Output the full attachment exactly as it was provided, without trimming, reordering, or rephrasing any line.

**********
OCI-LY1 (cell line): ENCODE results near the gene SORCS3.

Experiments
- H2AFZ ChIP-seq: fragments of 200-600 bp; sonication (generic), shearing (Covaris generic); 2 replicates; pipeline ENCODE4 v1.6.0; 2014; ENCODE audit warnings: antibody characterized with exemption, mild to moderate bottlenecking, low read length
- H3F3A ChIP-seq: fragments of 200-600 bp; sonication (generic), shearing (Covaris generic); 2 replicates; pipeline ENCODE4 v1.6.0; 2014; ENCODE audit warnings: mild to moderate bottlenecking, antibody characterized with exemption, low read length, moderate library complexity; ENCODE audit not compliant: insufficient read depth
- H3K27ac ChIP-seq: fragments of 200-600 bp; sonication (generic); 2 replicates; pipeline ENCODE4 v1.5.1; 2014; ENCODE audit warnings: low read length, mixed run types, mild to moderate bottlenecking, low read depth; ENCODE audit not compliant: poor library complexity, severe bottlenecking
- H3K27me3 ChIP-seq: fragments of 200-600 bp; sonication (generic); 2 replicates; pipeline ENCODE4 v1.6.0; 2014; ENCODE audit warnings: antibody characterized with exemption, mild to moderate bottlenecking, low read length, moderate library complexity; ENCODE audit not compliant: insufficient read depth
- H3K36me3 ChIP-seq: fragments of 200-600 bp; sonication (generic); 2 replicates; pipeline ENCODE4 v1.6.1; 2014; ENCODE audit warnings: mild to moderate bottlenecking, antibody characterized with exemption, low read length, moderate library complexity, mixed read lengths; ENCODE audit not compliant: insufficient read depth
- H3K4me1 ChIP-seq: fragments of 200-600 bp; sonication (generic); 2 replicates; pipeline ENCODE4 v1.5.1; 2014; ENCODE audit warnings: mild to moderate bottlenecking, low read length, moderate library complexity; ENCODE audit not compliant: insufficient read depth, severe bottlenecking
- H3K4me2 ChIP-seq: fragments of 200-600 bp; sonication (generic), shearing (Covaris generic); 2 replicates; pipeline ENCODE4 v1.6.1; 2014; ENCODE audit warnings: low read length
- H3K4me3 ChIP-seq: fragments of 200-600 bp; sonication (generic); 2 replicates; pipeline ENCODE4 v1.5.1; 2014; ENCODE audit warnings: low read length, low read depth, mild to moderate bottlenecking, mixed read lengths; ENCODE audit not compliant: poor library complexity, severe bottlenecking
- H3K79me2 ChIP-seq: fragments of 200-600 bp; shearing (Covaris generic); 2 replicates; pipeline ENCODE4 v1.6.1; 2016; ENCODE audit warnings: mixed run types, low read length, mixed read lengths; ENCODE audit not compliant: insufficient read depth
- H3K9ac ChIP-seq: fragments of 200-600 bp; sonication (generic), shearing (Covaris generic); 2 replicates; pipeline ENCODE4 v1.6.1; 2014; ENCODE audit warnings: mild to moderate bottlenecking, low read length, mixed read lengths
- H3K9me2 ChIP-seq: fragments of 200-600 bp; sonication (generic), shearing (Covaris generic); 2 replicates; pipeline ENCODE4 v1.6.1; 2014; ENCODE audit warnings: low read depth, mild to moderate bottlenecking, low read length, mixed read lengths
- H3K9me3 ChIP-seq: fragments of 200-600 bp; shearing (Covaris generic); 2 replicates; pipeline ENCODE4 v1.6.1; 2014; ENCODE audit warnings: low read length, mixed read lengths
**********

OCI-LY1 (cell line): ENCODE results near the gene SORCS3.

Experiments
- H2AFZ ChIP-seq: fragments of 200-600 bp; sonication (generic), shearing (Covaris generic); 2 replicates; pipeline ENCODE4 v1.6.0; 2014; ENCODE audit warnings: antibody characterized with exemption, mild to moderate bottlenecking, low read length
- H3F3A ChIP-seq: fragments of 200-600 bp; sonication (generic), shearing (Covaris generic); 2 replicates; pipeline ENCODE4 v1.6.0; 2014; ENCODE audit warnings: mild to moderate bottlenecking, antibody characterized with exemption, low read length, moderate library complexity; ENCODE audit not compliant: insufficient read depth
- H3K27ac ChIP-seq: fragments of 200-600 bp; sonication (generic); 2 replicates; pipeline ENCODE4 v1.5.1; 2014; ENCODE audit warnings: low read length, mixed run types, mild to moderate bottlenecking, low read depth; ENCODE audit not compliant: poor library complexity, severe bottlenecking
- H3K27me3 ChIP-seq: fragments of 200-600 bp; sonication (generic); 2 replicates; pipeline ENCODE4 v1.6.0; 2014; ENCODE audit warnings: antibody characterized with exemption, mild to moderate bottlenecking, low read length, moderate library complexity; ENCODE audit not compliant: insufficient read depth
- H3K36me3 ChIP-seq: fragments of 200-600 bp; sonication (generic); 2 replicates; pipeline ENCODE4 v1.6.1; 2014; ENCODE audit warnings: mild to moderate bottlenecking, antibody characterized with exemption, low read length, moderate library complexity, mixed read lengths; ENCODE audit not compliant: insufficient read depth
- H3K4me1 ChIP-seq: fragments of 200-600 bp; sonication (generic); 2 replicates; pipeline ENCODE4 v1.5.1; 2014; ENCODE audit warnings: mild to moderate bottlenecking, low read length, moderate library complexity; ENCODE audit not compliant: insufficient read depth, severe bottlenecking
- H3K4me2 ChIP-seq: fragments of 200-600 bp; sonication (generic), shearing (Covaris generic); 2 replicates; pipeline ENCODE4 v1.6.1; 2014; ENCODE audit warnings: low read length
- H3K4me3 ChIP-seq: fragments of 200-600 bp; sonication (generic); 2 replicates; pipeline ENCODE4 v1.5.1; 2014; ENCODE audit warnings: low read length, low read depth, mild to moderate bottlenecking, mixed read lengths; ENCODE audit not compliant: poor library complexity, severe bottlenecking
- H3K79me2 ChIP-seq: fragments of 200-600 bp; shearing (Covaris generic); 2 replicates; pipeline ENCODE4 v1.6.1; 2016; ENCODE audit warnings: mixed run types, low read length, mixed read lengths; ENCODE audit not compliant: insufficient read depth
- H3K9ac ChIP-seq: fragments of 200-600 bp; sonication (generic), shearing (Covaris generic); 2 replicates; pipeline ENCODE4 v1.6.1; 2014; ENCODE audit warnings: mild to moderate bottlenecking, low read length, mixed read lengths
- H3K9me2 ChIP-seq: fragments of 200-600 bp; sonication (generic), shearing (Covaris generic); 2 replicates; pipeline ENCODE4 v1.6.1; 2014; ENCODE audit warnings: low read depth, mild to moderate bottlenecking, low read length, mixed read lengths
- H3K9me3 ChIP-seq: fragments of 200-600 bp; shearing (Covaris generic); 2 replicates; pipeline ENCODE4 v1.6.1; 2014; ENCODE audit warnings: low read length, mixed read lengths